There appears to be exactly four specific situations which make it impossible to read basic information and decipher the correct meaning from the information reported within SEC XBRL financial filings using automated processes. By basic information I mean information about the entity of focus and the current reporting period. Additional things are perhaps needed to read information which has additional characteristics associated with reported facts.
The four specific situations are:
- Missing totals/subtotals: Missing fundamental accounting concept totals/subtotals. For example, most filers do report key totals such as "Assets", "Equity", "Revenues", Net Income (Loss)" and so forth. If filers don't report such totals/subtotals, it can cause problems with reading the information.
- Crossing categories: Filers moving a fundamental accounting concept to be part of some other fundamental accounting concept. A common situation is where a filer moves the concept "Interest and Debt Expense" to be included as part of "Nonoperating Income (Expenses)".
- Extension category unknowable: No machine readable information which relates an extension concept to some existing US GAAP XBRL Taxonomy concept or concept category. For example, if a filer reports the concept "my:SomeTypeOfOperatingExpense" and they intended that to be an operating expense, while a human can figure out that the concept is an operating expense, a computer cannot.
- Missing US GAAP XBRL Taxonomy concept: If a high-level concept is missing from the US GAAP XBRL Taxonomy, it can cause the filing to not be decipherable by automated processes.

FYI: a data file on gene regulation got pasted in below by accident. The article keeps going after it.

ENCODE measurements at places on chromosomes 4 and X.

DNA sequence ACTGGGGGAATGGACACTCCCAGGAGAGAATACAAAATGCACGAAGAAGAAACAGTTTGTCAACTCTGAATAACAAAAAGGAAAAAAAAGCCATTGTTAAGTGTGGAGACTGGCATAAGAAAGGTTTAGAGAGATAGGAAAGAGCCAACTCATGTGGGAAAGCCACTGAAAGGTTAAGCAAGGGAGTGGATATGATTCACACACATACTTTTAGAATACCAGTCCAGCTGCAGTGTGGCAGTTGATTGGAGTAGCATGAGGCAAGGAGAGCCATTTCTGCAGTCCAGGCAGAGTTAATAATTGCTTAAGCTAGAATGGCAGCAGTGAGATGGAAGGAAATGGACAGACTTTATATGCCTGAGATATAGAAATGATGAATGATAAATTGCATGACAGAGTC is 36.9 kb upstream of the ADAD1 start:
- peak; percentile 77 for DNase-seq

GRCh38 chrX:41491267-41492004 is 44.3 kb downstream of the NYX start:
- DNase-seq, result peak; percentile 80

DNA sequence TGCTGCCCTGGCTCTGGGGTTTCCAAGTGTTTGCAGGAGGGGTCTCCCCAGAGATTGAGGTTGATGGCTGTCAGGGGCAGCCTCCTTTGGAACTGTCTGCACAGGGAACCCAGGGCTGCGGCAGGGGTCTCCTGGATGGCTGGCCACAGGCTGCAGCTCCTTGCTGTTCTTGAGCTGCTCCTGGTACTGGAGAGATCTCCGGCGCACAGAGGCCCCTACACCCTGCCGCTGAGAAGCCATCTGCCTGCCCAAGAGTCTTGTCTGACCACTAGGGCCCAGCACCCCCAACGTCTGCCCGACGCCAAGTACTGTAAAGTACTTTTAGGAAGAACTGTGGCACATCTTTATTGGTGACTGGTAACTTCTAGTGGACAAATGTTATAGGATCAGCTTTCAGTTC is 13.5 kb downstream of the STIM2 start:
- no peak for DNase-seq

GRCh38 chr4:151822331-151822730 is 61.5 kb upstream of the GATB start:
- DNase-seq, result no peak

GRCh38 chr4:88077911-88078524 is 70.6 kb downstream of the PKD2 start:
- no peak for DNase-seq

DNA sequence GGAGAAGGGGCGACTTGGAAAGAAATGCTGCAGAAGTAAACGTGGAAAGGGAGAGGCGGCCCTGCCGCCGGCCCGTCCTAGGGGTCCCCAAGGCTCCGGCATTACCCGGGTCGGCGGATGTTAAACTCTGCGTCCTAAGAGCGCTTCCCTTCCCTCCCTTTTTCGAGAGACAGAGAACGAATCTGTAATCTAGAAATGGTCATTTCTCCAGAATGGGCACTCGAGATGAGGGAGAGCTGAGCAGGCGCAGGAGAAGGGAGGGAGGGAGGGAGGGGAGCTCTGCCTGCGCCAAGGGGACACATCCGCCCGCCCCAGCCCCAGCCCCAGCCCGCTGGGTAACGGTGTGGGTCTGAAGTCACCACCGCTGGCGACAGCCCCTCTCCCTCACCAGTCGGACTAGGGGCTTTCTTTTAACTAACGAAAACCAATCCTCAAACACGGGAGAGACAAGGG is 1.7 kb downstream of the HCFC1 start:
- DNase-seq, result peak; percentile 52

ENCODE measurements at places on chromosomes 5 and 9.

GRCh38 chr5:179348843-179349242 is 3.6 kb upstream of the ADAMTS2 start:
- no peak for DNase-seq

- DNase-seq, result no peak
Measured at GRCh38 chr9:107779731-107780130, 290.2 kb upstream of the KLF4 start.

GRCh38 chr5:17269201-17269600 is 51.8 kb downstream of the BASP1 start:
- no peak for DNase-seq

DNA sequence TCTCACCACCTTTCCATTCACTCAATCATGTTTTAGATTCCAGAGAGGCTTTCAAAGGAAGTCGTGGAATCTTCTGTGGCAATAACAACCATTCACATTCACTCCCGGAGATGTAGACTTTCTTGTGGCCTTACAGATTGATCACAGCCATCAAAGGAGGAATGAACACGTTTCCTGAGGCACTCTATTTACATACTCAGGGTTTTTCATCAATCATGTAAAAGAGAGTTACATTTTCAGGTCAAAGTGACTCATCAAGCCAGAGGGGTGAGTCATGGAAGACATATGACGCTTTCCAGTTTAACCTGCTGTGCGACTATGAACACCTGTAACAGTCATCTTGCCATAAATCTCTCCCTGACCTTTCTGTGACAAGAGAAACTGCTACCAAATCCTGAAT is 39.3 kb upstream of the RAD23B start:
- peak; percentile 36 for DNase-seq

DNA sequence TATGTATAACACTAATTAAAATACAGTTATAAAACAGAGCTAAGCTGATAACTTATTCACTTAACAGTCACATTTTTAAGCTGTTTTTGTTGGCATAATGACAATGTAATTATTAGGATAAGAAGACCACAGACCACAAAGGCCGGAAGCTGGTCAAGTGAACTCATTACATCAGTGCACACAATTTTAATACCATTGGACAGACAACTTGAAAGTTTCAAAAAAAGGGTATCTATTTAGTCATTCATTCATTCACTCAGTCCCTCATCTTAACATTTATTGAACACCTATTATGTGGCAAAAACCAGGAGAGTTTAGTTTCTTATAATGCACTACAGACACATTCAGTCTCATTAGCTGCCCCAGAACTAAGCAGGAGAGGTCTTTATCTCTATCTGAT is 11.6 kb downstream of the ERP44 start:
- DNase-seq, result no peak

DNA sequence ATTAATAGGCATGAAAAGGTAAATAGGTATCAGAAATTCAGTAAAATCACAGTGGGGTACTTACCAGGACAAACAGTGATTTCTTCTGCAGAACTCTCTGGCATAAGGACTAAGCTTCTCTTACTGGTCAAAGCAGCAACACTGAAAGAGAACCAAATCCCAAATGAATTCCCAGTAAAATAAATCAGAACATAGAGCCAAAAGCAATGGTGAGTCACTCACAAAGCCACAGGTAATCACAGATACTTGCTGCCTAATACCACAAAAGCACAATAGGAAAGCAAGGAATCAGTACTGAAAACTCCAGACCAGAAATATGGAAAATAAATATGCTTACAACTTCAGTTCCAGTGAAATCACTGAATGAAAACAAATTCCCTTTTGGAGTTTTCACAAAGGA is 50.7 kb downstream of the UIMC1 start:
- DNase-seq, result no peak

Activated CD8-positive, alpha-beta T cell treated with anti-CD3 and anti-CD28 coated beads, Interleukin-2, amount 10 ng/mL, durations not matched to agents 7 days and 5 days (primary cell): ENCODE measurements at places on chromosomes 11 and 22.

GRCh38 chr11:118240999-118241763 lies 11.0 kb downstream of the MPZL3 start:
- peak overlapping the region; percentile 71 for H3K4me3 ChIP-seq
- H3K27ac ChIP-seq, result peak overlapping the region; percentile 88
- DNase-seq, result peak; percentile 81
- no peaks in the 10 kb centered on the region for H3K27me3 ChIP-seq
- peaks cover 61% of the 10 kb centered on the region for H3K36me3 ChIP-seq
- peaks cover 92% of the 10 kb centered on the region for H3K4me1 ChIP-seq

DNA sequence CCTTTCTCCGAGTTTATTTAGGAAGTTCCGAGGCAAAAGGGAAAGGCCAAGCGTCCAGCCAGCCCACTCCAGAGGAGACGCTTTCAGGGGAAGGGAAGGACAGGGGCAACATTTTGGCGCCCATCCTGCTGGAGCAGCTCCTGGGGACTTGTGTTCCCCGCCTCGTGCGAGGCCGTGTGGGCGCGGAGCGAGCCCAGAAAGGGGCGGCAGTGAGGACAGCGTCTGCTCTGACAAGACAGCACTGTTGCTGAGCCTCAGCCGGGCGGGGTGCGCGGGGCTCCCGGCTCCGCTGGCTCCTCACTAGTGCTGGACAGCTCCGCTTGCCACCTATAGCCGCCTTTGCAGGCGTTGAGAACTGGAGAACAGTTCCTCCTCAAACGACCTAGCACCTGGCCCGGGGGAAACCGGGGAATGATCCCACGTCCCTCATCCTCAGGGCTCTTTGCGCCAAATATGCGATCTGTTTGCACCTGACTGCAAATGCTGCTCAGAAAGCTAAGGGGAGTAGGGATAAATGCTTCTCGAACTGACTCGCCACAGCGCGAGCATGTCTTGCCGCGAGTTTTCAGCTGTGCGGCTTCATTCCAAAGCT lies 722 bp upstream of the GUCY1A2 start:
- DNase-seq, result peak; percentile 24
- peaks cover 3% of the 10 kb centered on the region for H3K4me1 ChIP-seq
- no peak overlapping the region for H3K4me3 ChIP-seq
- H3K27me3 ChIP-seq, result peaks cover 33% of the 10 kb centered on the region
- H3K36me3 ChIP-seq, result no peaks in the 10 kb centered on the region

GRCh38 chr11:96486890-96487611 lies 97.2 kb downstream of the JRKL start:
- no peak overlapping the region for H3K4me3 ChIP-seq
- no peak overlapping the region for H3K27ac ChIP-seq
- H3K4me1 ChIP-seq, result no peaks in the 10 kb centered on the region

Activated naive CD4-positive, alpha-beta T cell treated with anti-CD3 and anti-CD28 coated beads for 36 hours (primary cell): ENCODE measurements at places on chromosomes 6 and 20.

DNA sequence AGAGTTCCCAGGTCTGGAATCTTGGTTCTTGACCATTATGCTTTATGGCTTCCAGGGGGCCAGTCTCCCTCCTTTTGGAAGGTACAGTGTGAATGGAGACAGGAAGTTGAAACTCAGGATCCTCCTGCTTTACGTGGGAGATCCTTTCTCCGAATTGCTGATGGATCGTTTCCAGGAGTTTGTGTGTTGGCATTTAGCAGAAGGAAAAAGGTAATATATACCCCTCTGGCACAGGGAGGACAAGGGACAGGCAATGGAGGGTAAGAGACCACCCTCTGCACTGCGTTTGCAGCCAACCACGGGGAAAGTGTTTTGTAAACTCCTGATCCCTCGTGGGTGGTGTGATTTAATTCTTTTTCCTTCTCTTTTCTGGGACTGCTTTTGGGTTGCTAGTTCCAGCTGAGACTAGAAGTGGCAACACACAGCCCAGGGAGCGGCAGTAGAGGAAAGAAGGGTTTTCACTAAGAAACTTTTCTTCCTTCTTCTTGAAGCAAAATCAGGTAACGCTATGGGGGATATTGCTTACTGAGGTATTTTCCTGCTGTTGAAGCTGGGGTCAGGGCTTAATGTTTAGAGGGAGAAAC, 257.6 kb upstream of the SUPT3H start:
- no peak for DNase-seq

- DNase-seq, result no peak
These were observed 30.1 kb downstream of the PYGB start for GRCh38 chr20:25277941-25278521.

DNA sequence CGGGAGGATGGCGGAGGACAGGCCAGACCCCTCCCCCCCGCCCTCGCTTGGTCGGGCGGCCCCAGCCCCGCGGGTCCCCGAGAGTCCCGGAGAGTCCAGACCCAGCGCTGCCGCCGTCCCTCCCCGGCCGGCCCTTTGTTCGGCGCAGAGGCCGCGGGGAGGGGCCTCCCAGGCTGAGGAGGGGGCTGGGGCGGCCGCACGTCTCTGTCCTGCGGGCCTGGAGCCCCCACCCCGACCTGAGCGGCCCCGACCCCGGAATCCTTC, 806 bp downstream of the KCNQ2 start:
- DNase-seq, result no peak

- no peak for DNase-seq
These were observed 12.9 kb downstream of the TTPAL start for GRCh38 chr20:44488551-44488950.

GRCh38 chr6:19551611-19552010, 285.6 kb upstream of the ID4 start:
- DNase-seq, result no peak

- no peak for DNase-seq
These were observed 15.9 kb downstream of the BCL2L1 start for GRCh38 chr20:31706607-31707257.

Many people believe that it is extensions alone that cause all the problems of making use of XBRL-based financial information. This is not the case. A filer could create a filing with no extension concepts and the meaning reported by the filing can still be undecipherable. Alternatively, a filer can create numerous extensions and the meaning of the reported information within the filing can be completely and correctly deciphered. And I am not including reporting errors which can cause problems because reporting errors can be fixed by the filer.
A filer inappropriately extending a fundamental accounting concept is explicitly not included in the list. If a filer extends a high-level concept, it will generally cause serious problems automating the use of the information. For example, extending the concept "Net Income (Loss)" will cause problems. But this is considered a filer error. Errors are not included, filers can fix errors.
None of the situations above can generally be fixed by SEC filers, they need to be fixed by those that manage the US GAAP XBRL Taxonomy and those writing the rules for SEC XBRL financial filings. Now, filers do have the power to work around each of these situations, at least in part. Filers can creates safer filings by avoiding the four items in the list above as best as they can.
Understanding the impact of these situations is easy, you simply need to attempt to read SEC XBRL financial filing information using an automated process and look at the results which are achieved.
Finally, while if all four of those situations were corrected deciphering the meaning of reported information would work; it may not be the case that correcting all four are necessary. For example, while reporting certain subtotals would solve problems related to using filing information, certain subtotals are not required to be reported. But, if filers where not allowed to "cross categories" and change the meaning of information and if machine readable information about what category an extension concept fits into; the subtotals would not be necessary.